• Old Croghan Man, and: In the Bode-Museum, and: Ta Prohm, and: Lapwings, and: Adoration

Old Croghan Man

art, portrait, sculptor, father, identity

temple, worship, god, death, belief

farm, stars, quiet, loss, shadows

love, desire, fruit, Berlin, worship

Old Croghan Man

… their nipples were cut, thus rendering them ineligible for kingship … the suckling of a king's nipples was an important gesture of submission.

—Eamonn P. Kelly, "An Archaeological Interpretation of Irish Iron Age Bog Bodies"

Only a torso now, the headlong severed from the neck, pelvistwisted off like a stubborn root.

Remember the worn jacketof his body pressedin the bog; above, the galaxies

of cotton grass turnedinside out, like little soulsamong the eyebrights,

the stitchwort. No placeto leave a man alone.And under each nipple

a deep incision, blade width.Even then, they needed boyslike me—to leave power

in our wake, to dip our headsand take to the softpink mound. I would have felt,

then, the making of a king;known God, through my lips,entering the body. [End Page 103]

In the Bode-Museum

On a narrow plinth in the cornerof the gallery, a stone portrait:a man, his mouth unlipped

by fire, marble of the facepeeled off in the blaze. But the clotheswere spared somehow, as though

above the neck he was hungon a noose of flame. And stillone unburnt eye, looking up

over the broken shoulderto where his sculptor stood.But hush. No one is coming.

We are handed our livesby a fierce work. Onto whichblank space will I lock my gaze

when my fatheris gone? How am I to wearhis love's burning mantle? [End Page 104]

Ta Prohm

A stifling heat—the air heavy—and all around the loud, wet forestknotting the gaps in its own sound.

A peace long earned, then broken;and you, far off in the hospice bed.Silk cotton, strangler fig

fastened here on the templeas though it grew down from heaven,was sent to hold in place

all this human work. And later,through the house of fire, the fallengalleries, I climbed in blue smoke

to where the god satringed with incense. And yes,I knelt to her. And yes, I prayed

through unbelief. Perhaps now,father, only something oldand impossible can save us. [End Page 105]


A March sky pinned with stars—purple, almost, and a blue mist in the wheat stubble.Under the laburnum, we waited—the chains of leaf, its cascades of gold flowergone, and the whole tree droopinglike an open hand, loose at the wrist.And in the far field—what?The dun mare wickering, shiftingher weight; the trough half-frostedand glittering. This might be

the last year, we thought, before the landwas sold; the nests with their four-pointed eggsin the scrape, the square plot peaked,all those mothers, and who knows what elsebefore the year was out?What losses? Until, near the tracks, a spark—a dark firework lit in a flickering noteand us hushed to hear it, to follow the jetof its firing, its leap upand then the tumbling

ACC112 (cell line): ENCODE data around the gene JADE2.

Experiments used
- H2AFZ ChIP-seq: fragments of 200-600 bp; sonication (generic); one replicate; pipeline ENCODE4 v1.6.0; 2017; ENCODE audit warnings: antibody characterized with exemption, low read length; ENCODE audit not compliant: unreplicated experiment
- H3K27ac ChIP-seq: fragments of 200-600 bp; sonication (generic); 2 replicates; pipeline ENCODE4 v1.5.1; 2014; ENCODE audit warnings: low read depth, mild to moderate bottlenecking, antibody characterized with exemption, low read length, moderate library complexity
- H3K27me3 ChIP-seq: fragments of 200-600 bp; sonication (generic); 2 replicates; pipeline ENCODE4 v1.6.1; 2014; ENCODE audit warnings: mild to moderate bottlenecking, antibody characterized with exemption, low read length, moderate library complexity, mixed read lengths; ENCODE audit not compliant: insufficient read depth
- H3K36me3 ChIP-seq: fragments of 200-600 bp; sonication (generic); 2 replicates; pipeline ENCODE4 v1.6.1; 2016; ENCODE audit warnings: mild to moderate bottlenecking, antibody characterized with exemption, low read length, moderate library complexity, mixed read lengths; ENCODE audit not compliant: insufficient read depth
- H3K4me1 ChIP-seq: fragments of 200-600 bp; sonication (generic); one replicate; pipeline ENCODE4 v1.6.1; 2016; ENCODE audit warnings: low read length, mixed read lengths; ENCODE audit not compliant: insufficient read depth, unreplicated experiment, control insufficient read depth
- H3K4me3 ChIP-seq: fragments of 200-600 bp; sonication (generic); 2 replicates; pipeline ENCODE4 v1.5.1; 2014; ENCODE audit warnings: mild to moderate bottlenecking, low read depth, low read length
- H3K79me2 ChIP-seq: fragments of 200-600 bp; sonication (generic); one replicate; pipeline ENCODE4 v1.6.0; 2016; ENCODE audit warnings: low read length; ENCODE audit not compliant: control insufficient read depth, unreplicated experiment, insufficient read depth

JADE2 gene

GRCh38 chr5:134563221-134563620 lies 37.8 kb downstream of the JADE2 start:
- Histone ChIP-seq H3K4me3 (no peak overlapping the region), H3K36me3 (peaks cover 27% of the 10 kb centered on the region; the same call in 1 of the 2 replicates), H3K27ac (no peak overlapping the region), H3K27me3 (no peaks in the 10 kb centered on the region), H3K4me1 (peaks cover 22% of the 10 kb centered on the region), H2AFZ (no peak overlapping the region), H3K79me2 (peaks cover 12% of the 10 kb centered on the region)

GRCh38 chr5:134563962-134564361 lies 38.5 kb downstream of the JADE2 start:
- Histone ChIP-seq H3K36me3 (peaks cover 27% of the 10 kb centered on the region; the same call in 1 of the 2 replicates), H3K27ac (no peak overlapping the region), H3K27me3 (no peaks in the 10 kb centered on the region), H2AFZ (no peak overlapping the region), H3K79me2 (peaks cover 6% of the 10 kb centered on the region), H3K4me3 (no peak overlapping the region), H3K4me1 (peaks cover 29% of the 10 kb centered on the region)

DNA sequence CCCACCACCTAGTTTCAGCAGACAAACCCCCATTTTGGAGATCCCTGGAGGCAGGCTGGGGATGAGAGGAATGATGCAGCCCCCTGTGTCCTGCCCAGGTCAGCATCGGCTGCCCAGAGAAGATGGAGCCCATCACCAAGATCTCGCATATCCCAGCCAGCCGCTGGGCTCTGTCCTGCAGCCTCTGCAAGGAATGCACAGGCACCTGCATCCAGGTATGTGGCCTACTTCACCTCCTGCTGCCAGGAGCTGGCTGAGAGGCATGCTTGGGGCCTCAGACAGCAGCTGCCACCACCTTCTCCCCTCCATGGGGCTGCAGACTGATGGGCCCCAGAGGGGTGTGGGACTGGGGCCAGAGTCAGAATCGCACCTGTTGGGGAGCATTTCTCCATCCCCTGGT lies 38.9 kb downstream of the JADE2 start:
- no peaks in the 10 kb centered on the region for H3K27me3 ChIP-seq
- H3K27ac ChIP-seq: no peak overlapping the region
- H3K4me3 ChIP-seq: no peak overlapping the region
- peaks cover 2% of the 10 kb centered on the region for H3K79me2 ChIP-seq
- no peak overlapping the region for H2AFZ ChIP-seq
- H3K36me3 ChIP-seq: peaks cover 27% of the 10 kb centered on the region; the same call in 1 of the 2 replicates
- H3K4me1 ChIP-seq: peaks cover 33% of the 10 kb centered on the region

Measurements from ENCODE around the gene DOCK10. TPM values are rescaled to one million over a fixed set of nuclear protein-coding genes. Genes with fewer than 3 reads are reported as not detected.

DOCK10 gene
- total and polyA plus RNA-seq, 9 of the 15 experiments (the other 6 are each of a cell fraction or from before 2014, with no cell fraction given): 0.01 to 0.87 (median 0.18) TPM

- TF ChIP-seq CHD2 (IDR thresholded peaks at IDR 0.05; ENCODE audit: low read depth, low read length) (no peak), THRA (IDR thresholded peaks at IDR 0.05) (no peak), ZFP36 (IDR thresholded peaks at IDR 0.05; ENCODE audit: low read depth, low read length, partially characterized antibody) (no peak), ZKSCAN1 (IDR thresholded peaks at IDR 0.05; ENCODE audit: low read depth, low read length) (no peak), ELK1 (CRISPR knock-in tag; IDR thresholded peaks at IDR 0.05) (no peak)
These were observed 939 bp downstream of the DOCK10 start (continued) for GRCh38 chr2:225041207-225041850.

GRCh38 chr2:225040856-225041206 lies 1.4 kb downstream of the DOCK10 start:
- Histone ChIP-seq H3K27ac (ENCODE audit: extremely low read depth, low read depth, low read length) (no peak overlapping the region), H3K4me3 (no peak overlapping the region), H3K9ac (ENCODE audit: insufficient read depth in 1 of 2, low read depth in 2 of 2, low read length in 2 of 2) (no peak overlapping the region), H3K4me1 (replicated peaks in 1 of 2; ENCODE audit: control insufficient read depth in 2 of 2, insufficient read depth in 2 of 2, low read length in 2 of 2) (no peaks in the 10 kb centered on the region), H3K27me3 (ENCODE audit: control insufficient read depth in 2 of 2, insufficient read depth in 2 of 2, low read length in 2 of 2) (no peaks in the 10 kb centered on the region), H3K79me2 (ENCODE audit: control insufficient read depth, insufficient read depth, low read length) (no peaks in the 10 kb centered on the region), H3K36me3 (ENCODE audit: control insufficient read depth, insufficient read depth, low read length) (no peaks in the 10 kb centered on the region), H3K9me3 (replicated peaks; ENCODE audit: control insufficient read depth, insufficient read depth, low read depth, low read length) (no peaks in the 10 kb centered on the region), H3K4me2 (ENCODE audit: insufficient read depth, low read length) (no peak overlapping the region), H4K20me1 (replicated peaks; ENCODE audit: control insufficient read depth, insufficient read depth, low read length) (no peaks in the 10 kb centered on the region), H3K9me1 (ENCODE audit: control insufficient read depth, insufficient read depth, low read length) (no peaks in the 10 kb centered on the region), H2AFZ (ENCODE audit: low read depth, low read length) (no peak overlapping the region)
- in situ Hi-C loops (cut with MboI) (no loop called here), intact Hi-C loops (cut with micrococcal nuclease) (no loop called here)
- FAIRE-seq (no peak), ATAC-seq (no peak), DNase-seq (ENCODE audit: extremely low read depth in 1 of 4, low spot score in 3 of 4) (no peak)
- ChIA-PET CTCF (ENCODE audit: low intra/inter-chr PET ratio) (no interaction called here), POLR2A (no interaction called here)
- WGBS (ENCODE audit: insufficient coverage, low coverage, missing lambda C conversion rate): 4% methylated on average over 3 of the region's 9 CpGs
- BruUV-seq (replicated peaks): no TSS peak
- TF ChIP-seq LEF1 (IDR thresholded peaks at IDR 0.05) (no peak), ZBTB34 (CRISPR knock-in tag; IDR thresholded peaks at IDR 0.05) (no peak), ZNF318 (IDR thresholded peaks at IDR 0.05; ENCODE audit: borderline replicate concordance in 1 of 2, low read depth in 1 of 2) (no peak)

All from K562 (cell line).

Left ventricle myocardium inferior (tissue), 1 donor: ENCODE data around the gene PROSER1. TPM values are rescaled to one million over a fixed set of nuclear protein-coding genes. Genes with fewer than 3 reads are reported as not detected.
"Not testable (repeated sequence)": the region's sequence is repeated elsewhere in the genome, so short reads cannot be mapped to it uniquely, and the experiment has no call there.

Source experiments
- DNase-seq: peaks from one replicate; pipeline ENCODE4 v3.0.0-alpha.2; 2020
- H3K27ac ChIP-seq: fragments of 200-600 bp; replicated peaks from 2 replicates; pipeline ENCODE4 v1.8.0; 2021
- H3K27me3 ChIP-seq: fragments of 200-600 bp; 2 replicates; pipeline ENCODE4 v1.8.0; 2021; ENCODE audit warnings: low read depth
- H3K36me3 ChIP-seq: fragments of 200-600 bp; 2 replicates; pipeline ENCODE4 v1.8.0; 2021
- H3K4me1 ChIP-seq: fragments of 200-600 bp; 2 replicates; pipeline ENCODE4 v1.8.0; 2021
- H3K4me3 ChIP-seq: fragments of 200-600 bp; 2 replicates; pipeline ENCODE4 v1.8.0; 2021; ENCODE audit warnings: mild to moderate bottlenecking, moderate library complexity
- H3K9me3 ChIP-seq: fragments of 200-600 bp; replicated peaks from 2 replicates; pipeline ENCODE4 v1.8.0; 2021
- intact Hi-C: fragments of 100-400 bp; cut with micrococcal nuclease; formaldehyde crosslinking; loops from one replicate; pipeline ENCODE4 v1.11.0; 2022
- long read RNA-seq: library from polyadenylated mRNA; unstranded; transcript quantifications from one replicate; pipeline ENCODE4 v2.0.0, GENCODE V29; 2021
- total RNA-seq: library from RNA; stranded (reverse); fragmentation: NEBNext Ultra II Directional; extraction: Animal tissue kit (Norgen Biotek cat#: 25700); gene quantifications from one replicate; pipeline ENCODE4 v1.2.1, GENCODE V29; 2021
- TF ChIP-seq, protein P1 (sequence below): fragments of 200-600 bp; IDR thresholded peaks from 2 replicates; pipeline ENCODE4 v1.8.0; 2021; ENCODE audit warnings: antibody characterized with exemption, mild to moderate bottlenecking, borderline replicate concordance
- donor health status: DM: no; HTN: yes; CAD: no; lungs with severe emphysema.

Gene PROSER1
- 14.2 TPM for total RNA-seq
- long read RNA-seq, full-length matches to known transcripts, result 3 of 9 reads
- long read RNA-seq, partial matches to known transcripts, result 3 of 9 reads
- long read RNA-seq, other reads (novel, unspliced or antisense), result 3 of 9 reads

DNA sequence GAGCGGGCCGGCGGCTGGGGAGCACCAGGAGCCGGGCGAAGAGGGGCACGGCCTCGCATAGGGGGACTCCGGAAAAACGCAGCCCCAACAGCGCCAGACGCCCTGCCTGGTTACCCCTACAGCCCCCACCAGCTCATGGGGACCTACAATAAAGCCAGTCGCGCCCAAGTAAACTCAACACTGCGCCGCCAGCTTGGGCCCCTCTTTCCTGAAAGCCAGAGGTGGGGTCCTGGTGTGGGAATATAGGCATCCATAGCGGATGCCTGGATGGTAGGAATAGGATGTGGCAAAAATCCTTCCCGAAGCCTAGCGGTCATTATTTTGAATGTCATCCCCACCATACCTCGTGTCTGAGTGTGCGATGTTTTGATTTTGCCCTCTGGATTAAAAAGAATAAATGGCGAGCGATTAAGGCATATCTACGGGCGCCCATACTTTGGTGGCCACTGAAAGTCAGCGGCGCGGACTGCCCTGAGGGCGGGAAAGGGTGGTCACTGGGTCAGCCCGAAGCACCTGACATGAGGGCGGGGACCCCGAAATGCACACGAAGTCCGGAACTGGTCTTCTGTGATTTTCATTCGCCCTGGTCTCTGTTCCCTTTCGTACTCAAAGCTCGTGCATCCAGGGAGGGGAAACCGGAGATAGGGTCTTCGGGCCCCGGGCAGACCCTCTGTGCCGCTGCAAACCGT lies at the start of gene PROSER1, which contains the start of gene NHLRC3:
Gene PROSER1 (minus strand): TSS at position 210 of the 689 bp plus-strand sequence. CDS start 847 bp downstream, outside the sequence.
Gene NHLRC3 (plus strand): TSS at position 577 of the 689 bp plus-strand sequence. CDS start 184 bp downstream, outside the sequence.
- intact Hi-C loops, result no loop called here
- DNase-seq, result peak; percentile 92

fall: black sparks, the showerof embers gashed and the Catherine wheelflourish as the sound was dropped,caught, then dashed to earth.And what of it?All beyond night's blind—hardly even a shadow, but the airjust then, picked up, shaken to static—cheee-o-wit of something like life whipping upwardand the dying nerve shot along the bright rod of the spine. [End Page 106]


St. Stephen's Day: home unsettled,a rupture, and here the ruchedbranch has turned itself outward,

its soft, bright innards held upalong the path. At first, a goldenlobe on the oak, leaking

in the mist—fungus, "yellowtremble," translucent and half-aglowwith its own light; then more

appearing as I walk. A strange thingbeing birthed alone out hereon the edges of the town,

the slow year becoming fleshin amniotic color; its soft fruithung along the corridor of gorse,

and all the while a constantsystole and diastole in the fogas though the whole wrecked world

were a heart, beating. I stand herefor a while, staring at this half-bornlife oozing in the cold, come unstuck,

brought out too soon. Weeks ago,in the concrete subzero of Berlin,we huddled on the scrubland

by Ostbahnhof, watched the sun dip,the light shifting blue, all the streets sinking.Then, a reprieve—into the club, [End Page 107]

its vaulted columns, the steel barsand long-stemmed lilies, and the heatscouring our skin. The building

was organ-warm, pulsing.Inside, long passages of people,deep sound rippling outward,

and somewhere near the corea room of masks, apparatus of leather,a censer of white menthol swung

and resting at eye level.In the cubicle, a white pill held up,broken—the heart fluttering,

and then the music, a congregationundoing their bodies overand over into beaming shapes.

We found a hidden place, turnedourselves outward in the humid cell—bloom and spirit unspooling.

Back here on the heath, runninglast summer until our facesburned, we stopped for breath

in the gorse tunnel—how eerieit was at dusk, some dimensionwe'd slipped into by chance.

I sprinted off into the darkand you bolted to catch me,held a blackberry to my mouth— [End Page 108]

the sudden tang of it—pluckedtoo soon. My body wincedand smarted into color, the day

distilled then taken gloriouslyinside—host of the world—and then a kiss—something

soft and secret and unseen. I knowI would kneel to you—blood, yes,spine, lips. Leave me always

in these waste spaces, wheremy head is tilted up to Godand I am a wild thing, glowing. [End Page 109]

Seán Hewitt

Seán Hewitt is the winner of an Eric Gregory Award (2019), the Resurgence Poetry Prize (2017), and a Northern Writers' Award (2016). His pamphlet, Lantern (Offord Road Books, 2019), was a Poetry Book Society Pamphlet Choice. His debut collection is Tongues of Fire (Jonathan Cape, 2020). He lives in Dublin.

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